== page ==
I don’t want to give too much away, but it appears the movie is setting up for something much bigger.  One gripe is that there is all this set-up about an age-old war reignited, but the beef/main conflict of the movie is actually between Thor and his brother, Loki.  The guy who plays Loki (Tom Hiddleston) is quite good.  I’ve never heard of him before, but it seems he has the talent of welling up with tears upon command.  Chris Hemsworth as Thor is also not too bad.  The character doesn’t exactly test his range—there’s a few times when he sort of feels like a caveman “Thor break stuff”—but Hemsworth really looks and feels like how I image Thor would be.  Anthony Hopkins plays an adequate King Odin, although every time I saw him I couldn’t help but be mused by the thought of him wearing fake muscles and standing on milk crate to look godly enough.  Natalie Portman and Kat Dennings are also in the movie, with the latter serving as the queen of one liner humor.  I only wish that Dennings’ character, Darcy, would have had more dialogue.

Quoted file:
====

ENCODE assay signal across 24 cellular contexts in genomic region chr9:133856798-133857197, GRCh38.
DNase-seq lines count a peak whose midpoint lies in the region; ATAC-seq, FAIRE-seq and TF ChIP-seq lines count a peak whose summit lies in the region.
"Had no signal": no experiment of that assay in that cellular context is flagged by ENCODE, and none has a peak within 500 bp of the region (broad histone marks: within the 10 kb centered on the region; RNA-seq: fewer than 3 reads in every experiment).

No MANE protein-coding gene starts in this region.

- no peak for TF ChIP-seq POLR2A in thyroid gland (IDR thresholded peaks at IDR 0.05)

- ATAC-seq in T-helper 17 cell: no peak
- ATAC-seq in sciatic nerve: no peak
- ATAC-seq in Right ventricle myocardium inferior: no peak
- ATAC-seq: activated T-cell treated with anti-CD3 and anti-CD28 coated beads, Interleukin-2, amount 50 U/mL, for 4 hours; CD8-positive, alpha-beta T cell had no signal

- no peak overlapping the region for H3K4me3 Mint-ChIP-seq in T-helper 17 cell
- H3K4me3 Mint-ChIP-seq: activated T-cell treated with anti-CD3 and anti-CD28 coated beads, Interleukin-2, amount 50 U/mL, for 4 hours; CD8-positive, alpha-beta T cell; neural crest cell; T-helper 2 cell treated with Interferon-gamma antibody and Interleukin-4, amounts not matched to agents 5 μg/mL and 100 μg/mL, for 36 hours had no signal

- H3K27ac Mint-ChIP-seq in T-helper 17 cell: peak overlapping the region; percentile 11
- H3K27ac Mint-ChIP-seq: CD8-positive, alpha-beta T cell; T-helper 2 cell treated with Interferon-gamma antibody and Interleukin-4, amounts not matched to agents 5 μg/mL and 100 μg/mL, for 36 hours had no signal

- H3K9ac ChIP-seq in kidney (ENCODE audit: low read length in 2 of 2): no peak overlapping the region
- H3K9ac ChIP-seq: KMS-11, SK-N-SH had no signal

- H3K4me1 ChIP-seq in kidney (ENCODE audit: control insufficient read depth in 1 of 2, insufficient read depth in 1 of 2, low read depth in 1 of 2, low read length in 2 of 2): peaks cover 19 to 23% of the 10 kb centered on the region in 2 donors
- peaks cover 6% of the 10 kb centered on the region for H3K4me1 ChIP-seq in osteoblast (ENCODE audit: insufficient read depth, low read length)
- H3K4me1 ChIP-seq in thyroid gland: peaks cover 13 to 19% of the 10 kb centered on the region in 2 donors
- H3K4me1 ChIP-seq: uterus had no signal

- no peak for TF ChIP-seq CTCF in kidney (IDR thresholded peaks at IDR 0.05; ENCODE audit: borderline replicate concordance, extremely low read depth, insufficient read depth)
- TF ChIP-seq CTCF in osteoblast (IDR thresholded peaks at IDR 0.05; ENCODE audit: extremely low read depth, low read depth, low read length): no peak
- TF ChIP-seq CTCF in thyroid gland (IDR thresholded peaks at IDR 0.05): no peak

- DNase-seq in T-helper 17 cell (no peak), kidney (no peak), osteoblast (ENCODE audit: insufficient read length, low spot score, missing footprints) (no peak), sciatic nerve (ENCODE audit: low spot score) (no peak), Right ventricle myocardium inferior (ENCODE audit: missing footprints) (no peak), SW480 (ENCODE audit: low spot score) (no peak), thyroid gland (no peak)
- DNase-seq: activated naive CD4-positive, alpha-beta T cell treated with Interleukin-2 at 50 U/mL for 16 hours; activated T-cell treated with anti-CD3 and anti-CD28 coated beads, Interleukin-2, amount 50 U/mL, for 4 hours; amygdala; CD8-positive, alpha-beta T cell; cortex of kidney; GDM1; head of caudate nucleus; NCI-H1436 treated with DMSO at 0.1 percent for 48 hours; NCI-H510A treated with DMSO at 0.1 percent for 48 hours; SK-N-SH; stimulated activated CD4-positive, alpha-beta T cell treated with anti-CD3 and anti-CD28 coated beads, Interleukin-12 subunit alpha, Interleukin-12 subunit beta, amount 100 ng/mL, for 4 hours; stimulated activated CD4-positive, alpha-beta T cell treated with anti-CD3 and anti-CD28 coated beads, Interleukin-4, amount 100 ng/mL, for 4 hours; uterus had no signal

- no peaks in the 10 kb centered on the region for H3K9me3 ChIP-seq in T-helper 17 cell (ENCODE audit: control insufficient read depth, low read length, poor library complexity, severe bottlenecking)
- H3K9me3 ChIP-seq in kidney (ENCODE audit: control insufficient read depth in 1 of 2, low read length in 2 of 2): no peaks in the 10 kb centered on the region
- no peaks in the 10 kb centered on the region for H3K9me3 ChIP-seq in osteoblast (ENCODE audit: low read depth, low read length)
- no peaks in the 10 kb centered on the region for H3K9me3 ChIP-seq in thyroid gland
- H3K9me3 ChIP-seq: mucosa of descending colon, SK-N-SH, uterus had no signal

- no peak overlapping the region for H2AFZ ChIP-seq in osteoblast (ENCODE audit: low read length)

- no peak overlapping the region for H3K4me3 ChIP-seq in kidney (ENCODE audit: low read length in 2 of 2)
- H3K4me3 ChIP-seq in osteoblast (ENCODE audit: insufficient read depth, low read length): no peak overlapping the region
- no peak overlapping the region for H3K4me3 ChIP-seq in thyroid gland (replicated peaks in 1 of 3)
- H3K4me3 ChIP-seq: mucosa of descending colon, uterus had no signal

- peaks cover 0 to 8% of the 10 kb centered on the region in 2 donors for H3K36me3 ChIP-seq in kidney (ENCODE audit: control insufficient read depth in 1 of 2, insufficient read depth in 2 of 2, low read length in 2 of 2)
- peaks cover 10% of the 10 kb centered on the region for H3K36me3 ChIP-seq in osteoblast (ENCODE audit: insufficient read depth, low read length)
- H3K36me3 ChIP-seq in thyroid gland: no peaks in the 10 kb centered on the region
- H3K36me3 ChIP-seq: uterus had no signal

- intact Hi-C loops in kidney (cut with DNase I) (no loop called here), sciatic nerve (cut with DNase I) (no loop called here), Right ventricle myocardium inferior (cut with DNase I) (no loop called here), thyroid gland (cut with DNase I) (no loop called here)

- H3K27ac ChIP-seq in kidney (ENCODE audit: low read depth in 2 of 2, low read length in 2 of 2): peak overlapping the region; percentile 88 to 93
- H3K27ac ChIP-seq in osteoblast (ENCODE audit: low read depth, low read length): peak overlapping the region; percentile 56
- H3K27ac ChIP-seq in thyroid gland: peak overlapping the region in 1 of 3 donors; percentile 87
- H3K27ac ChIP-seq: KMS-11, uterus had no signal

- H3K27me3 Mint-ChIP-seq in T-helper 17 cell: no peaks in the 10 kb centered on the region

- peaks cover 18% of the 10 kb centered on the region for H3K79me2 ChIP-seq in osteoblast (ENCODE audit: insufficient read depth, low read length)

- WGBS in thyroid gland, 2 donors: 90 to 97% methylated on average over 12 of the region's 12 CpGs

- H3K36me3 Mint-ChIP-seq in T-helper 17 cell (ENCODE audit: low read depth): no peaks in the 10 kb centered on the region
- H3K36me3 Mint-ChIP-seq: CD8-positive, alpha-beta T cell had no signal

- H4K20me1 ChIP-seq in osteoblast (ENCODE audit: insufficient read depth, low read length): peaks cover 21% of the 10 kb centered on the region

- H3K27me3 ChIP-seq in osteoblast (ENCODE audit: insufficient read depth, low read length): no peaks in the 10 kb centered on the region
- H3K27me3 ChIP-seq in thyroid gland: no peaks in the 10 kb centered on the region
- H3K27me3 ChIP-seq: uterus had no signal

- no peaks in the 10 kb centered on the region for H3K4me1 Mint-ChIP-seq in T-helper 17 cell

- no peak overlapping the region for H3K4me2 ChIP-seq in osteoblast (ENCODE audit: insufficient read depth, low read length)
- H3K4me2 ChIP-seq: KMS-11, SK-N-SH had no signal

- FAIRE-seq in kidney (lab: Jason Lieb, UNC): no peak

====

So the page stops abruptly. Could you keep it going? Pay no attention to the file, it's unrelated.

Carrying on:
The film is nearly two hours, but for me it felt like much less.  In fact, I wanted the Earth portion of the movie to be a bit longer.  It seemed the relationship/romance between Jane (Portman) and Thor developed a little too rapidly to be believable.  Everything on Earth, particularly building up to the final showdown just happened way too fast for me.  Overall, Thor was an enjoyable popcorn flick, a surprisingly fresh entry in a somewhat over-saturated superhero film genre, although presenting it in 3-D was a total waste.

Thumbs up.